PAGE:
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The March to Compassion!

The Khedda was an old practice of driving wild elephants into enclosures for later domestication. History notes that the practice is an ancient one, dating back to the times of Chandragupta Maurya.

Closer to home, the forests of Kabini were known for the Khedda operations that took place there from the early 19th century, during the time of the Mysore royal dynasties and the British Raj. Records reveal that 36 Kheddas were conducted in these forests until their eventual banning in 1972 under the Wildlife Protection Act of India.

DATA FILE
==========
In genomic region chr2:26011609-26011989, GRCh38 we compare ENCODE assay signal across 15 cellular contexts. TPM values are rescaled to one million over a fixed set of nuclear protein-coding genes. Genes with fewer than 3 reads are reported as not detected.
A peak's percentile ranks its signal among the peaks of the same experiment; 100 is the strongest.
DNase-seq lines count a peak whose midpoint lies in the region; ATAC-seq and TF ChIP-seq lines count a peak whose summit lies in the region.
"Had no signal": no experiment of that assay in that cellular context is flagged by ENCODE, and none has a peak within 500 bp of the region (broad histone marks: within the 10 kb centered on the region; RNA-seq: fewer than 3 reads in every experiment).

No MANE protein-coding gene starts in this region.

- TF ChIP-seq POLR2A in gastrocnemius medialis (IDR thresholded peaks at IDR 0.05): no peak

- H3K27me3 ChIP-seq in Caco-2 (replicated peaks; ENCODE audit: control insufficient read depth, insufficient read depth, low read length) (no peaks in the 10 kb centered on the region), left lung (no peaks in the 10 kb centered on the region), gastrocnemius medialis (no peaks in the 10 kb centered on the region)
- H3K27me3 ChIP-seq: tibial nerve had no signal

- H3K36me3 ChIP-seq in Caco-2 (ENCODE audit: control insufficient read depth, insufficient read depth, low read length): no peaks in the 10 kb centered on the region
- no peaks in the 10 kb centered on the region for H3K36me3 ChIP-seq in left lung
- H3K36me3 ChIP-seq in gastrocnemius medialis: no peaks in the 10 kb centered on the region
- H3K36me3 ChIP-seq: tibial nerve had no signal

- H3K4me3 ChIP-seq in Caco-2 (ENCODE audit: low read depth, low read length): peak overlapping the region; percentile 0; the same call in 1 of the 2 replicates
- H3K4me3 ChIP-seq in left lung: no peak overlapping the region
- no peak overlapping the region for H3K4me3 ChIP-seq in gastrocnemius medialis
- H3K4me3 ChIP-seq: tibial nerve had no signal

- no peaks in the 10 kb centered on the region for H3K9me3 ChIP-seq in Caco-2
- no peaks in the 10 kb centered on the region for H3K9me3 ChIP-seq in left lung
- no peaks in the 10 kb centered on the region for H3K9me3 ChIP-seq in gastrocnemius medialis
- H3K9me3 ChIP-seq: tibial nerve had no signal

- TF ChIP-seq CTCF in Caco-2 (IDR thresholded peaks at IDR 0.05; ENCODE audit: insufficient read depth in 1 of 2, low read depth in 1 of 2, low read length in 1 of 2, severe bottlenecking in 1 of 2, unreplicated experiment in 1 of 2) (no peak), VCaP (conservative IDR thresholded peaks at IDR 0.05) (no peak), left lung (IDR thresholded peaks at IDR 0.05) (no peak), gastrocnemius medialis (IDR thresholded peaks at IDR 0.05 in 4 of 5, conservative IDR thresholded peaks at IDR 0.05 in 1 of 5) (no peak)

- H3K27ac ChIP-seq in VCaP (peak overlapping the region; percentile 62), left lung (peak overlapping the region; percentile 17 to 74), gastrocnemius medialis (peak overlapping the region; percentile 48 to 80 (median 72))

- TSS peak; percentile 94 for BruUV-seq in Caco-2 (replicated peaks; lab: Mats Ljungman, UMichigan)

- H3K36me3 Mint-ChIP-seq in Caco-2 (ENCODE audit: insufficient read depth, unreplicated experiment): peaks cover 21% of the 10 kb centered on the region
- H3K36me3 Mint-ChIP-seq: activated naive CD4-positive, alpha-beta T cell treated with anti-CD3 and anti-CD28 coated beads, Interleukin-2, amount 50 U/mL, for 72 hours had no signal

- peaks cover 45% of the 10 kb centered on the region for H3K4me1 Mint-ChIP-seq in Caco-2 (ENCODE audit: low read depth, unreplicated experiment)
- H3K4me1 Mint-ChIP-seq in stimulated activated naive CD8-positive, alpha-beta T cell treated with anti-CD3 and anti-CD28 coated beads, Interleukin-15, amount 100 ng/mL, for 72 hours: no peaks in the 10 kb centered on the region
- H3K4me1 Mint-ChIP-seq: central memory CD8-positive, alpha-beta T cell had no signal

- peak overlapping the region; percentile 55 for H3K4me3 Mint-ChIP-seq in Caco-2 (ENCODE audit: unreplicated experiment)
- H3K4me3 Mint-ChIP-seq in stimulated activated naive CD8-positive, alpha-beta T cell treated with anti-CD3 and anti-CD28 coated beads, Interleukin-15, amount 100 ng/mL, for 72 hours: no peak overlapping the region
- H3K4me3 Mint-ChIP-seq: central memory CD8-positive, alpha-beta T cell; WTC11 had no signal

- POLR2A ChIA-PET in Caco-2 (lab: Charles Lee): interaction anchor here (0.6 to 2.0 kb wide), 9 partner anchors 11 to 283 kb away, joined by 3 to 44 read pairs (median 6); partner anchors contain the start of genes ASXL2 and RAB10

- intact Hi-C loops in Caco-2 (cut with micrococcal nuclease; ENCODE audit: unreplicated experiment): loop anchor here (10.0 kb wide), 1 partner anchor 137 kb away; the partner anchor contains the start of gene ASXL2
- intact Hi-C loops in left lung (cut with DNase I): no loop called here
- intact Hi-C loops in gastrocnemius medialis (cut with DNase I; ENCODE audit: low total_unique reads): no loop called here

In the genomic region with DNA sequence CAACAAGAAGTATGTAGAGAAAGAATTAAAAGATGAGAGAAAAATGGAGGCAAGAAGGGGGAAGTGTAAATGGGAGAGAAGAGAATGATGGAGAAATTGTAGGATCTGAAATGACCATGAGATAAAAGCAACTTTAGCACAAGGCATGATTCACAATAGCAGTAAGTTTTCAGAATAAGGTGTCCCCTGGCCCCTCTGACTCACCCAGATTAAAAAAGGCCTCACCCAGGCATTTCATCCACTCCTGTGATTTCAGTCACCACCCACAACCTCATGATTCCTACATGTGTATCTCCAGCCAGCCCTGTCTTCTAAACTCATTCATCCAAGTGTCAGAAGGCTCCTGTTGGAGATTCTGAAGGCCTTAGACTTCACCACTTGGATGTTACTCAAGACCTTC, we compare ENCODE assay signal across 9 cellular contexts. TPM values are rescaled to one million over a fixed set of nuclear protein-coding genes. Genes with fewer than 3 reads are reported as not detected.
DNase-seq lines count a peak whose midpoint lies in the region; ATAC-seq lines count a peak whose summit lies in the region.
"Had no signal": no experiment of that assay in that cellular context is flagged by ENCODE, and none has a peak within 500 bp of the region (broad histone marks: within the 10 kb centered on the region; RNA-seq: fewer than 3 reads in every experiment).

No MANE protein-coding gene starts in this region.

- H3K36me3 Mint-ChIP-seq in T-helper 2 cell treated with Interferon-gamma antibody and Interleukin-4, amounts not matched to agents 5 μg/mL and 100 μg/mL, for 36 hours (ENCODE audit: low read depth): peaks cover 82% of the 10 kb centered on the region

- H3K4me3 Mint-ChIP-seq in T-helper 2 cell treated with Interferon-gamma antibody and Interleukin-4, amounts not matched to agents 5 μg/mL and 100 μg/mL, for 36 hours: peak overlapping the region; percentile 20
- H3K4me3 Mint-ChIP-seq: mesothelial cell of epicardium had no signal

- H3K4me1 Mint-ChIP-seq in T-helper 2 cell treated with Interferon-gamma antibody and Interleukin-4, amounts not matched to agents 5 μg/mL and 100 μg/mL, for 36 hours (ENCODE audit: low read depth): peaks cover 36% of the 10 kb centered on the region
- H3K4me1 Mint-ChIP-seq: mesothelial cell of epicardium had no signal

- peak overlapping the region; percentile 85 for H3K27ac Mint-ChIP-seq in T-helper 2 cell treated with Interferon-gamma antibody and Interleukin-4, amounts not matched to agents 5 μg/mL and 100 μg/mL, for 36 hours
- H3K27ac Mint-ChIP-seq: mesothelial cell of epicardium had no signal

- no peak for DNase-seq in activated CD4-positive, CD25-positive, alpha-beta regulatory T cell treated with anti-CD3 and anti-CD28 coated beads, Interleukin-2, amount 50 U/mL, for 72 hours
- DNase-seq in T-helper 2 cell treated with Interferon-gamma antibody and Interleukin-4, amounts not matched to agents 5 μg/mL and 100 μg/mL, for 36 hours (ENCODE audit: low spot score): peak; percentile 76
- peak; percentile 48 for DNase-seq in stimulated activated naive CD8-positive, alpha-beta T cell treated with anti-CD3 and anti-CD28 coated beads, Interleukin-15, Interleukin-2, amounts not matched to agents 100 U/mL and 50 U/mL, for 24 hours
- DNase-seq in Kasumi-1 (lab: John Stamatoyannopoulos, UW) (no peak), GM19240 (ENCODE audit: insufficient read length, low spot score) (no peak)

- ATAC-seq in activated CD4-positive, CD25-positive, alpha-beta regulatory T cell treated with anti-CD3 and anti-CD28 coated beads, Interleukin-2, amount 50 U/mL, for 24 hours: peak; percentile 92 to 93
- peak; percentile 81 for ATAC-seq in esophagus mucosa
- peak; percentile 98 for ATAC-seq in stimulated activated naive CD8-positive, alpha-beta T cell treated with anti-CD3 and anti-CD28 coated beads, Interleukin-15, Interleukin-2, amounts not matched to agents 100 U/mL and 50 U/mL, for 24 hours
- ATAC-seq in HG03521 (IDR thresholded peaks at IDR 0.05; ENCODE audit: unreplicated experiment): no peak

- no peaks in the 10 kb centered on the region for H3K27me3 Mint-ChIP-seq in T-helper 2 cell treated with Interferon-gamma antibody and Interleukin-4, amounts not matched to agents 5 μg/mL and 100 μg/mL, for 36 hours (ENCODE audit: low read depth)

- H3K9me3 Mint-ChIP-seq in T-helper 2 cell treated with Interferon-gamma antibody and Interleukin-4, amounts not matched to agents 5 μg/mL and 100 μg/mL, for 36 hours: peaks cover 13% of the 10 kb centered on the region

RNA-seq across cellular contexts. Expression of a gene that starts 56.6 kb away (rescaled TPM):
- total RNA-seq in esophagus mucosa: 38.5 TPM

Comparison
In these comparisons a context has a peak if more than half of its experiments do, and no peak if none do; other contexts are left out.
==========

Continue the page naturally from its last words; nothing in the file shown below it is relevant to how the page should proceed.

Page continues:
Much water has flowed since then. A marked change has occurred in our perception of animals, and elephants in particular. There is a blossoming of an evolved consciousness amongst the human species, which seems to have found kinship with its animal relatives through empathy rather than exploitation.

It is the new writing on the wall; one we believe is a sign of these enlightened times.

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